Mensah-Bonsu's dad introduced him to basketball and took him to the other side of London where he started developing his skills. After juggling the three sports with basketball on the back burner, Mensah-Bonsu eventually realized his potential once he made the move stateside himself as a teen. Making a name for himself as a student-athlete at George Washington University, his work ethic led him to a professional career in both the NBA, playing for the likes of the Dallas Mavericks, Minnesota Timberwolves and Toronto Raptors as well as internationally—playing for clubs in Spain, France, Turkey, Russia and Italy, to name a few.

Retiring in his early 30s, Mensah-Bonsu is still a part of the game—but on the decision-making side. Currently serving as the Capital City Go-Go's general manager of the G League (the official minor league of the NBA) in Washington, D.C., he's trying to blaze a trail for more diversity and inclusion in the NBA front office. "I really want to do my best and succeed at this next level because I know how profound and impactful it can be if it's done well," he says. "I put pressure on myself to work extra hard to make sure I can get to this position where I can have that impact on these guys and show them a mirror image of themselves and show them how possible it is."

We caught up with Pops Mensah-Bonsu to learn more about his journey navigating basketball stardom to calling the shots behind the scenes, his hopes for the newly established Basketball Africa League and more in the interview below.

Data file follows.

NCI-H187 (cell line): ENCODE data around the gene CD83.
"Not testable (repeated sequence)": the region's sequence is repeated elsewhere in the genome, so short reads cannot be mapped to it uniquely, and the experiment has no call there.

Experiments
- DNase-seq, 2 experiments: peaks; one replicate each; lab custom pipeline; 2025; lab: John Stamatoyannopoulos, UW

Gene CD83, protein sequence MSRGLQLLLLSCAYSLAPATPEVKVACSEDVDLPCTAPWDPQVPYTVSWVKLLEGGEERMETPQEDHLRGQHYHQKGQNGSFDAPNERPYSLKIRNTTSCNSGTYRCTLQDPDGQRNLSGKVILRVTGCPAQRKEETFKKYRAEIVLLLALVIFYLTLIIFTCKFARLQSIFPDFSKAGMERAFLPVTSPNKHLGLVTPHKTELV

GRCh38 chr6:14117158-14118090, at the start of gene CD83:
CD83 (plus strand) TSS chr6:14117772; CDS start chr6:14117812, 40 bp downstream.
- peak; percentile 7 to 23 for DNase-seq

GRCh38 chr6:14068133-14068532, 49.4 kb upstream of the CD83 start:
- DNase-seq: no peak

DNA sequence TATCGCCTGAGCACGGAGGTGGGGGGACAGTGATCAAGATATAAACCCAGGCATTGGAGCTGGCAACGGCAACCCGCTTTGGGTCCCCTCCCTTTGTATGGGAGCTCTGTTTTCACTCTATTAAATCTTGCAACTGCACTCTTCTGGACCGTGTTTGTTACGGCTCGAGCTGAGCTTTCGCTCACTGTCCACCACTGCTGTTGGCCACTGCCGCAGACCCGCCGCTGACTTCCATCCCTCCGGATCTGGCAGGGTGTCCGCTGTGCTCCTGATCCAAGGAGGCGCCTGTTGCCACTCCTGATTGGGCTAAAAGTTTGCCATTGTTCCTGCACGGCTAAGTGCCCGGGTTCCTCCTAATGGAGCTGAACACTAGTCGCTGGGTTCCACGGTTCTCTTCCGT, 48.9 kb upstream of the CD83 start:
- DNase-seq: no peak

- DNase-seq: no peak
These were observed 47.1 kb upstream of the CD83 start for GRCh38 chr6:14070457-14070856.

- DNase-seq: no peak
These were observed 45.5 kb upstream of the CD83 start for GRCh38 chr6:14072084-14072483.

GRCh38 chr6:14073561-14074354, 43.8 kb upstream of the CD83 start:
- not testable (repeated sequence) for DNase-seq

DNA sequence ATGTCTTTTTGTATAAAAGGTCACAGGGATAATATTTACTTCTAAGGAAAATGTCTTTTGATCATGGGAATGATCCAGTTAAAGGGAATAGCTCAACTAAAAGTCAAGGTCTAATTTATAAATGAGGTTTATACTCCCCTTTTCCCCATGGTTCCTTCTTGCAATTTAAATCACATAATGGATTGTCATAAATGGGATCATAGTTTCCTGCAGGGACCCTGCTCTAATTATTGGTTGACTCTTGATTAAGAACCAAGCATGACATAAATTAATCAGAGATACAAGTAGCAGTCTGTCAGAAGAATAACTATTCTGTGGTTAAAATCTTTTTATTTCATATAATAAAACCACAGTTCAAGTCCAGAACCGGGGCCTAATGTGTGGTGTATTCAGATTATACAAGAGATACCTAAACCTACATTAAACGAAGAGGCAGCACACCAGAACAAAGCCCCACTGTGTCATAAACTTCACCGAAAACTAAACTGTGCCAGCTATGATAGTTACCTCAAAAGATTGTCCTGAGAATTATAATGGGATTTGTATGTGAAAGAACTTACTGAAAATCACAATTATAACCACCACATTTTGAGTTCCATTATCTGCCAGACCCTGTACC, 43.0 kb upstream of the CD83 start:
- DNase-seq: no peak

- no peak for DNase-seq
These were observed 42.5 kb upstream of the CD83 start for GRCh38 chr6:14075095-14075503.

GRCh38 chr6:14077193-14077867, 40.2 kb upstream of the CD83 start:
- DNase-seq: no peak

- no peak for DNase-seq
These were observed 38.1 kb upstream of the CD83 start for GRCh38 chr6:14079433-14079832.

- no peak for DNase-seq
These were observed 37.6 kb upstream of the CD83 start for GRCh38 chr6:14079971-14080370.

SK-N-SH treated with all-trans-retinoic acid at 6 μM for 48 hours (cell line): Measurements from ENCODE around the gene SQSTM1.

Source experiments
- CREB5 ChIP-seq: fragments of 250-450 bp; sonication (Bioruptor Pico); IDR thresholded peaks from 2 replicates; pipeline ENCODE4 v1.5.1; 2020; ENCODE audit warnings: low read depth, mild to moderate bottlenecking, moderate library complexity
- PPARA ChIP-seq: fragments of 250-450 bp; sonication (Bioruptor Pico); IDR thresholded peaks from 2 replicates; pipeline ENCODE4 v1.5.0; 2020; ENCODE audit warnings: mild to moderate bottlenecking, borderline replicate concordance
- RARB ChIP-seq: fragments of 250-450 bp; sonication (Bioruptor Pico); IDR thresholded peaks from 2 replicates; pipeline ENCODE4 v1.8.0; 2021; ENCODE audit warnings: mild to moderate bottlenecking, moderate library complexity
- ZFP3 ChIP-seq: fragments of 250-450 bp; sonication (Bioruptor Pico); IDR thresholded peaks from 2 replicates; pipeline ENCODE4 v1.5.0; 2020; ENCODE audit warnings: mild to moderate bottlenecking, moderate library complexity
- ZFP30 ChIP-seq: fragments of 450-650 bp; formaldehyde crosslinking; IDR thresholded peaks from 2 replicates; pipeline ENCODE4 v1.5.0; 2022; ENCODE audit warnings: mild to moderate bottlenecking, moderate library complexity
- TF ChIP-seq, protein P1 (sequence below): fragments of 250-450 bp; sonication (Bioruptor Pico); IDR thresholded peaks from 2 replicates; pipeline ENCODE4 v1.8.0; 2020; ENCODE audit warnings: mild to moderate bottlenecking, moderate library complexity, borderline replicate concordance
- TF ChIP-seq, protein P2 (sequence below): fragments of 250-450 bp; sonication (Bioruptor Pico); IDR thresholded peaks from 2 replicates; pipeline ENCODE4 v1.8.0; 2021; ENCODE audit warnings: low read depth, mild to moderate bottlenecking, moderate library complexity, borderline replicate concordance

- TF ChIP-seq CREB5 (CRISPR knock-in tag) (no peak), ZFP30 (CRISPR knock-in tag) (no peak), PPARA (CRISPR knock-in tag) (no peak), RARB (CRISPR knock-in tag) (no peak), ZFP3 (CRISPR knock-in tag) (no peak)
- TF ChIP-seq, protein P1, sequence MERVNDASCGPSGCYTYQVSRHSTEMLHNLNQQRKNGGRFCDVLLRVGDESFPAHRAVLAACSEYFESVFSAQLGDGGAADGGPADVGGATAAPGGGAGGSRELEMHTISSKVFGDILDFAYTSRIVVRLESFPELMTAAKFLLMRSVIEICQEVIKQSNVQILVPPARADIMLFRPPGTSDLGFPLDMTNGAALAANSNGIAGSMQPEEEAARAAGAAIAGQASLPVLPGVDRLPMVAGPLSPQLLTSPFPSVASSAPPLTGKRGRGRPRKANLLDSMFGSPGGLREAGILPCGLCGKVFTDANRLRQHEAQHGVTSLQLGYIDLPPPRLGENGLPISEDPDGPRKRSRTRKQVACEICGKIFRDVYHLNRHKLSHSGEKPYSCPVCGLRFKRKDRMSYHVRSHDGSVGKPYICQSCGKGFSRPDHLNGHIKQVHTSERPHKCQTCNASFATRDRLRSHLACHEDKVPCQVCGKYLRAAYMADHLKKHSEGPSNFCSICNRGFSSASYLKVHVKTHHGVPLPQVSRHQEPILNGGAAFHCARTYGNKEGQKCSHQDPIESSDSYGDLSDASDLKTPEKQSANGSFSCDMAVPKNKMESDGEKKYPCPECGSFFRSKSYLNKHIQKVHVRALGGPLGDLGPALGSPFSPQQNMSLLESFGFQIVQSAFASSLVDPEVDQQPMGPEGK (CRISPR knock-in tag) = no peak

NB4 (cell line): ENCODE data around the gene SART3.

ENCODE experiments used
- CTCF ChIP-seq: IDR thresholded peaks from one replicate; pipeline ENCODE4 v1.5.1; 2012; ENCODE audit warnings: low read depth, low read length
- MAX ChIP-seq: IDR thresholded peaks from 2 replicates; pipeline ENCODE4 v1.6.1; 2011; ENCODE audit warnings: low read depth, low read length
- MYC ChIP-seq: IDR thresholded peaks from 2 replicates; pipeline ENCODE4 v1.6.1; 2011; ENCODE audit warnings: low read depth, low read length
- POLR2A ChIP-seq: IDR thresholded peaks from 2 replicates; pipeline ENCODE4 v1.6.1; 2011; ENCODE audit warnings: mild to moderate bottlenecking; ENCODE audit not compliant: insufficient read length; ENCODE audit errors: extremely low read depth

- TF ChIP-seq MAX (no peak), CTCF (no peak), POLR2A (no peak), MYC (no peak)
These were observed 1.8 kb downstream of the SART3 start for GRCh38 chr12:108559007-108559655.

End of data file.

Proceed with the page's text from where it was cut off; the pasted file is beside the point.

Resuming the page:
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25K. Photo by Sabelo Mkhabela.

How a 3-Year-Old Song Earned SA Artist 25K a Deal with Universal & a Co-Sign From AKA

We interview 25K, the South African rapper poised to be the country's next star.

AKA was so moved by up-and-coming Pretoria rapper and producer 25K's single "Culture Vulture," he gave him a slot on his monumental Orchestra on the Square concert in March.

"The whole process when Kiernan (AKA's real name) reached out," recalls 25K, who will later admit AKA is one of his favorite artists, "that was like a dream come true for me. We were doing a gig, when I got home, I got a text, and it said, 'Yo, this is Kiernan, hit me back.' So, I saved the number, I was like, 'Yo,' then he FaceTimed me. He was like, '25K, I just had to reach you, dawg. Your song is great,' So, I was out of words. Just listening to him talk to me. He was like, 'Bro, we need to cook up something.' But eventually, time will tell. So the people will get to hear."

Thabiso Khathi, the respected hip-hop head & record label executive popularly known as Hip-Hop Scholar, as well as the newly appointed Head of Urban at Universal Music Group South Africa, lets the cat out of the bag. "I don't know if the world knows that AKA officially jumped on the remix for 'Culture Vulture,' which we will be bringing out in the next few weeks," says Scholar. Today, him and the label have gathered journalists at the Universal Music Group headquarters in Rosebank to witness the young artist's signing.

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News Brief
Photo by Artur Widak/NurPhoto via Getty Images.

Nigerian-British Actor Susan Wokoma's First Rom-Com Feature Film Is In the Works

She's set to write and star in BBC Films-backed 'Three Weeks'—a rom-com drama about abortion.

Just two months ago, we got wind of Susan Wokoma landing a series regular role in CBS' new comedy pilot, Super Simple Love Story.

The Nigerian-British actor and 2017 BAFTA Breakthrough Brit honoree continues to make power moves in entertainment, as it was recently announced that she's in the process of writing her feature debut, Three Weeks, Variety reports.